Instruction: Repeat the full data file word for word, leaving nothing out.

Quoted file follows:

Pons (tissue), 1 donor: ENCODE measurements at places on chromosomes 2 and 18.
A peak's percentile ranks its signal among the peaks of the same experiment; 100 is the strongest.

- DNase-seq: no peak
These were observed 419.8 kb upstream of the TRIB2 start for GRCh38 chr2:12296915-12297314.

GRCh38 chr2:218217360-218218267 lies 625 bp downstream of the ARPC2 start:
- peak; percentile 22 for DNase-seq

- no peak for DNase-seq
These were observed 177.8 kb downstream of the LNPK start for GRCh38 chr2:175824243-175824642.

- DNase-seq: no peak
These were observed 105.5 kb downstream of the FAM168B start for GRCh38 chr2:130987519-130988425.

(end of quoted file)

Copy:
Pons (tissue), 1 donor: ENCODE measurements at places on chromosomes 2 and 18.
A peak's percentile ranks its signal among the peaks of the same experiment; 100 is the strongest.

- DNase-seq: no peak
These were observed 419.8 kb upstream of the TRIB2 start for GRCh38 chr2:12296915-12297314.

GRCh38 chr2:218217360-218218267 lies 625 bp downstream of the ARPC2 start:
- peak; percentile 22 for DNase-seq

- no peak for DNase-seq
These were observed 177.8 kb downstream of the LNPK start for GRCh38 chr2:175824243-175824642.

- DNase-seq: no peak
These were observed 105.5 kb downstream of the FAM168B start for GRCh38 chr2:130987519-130988425.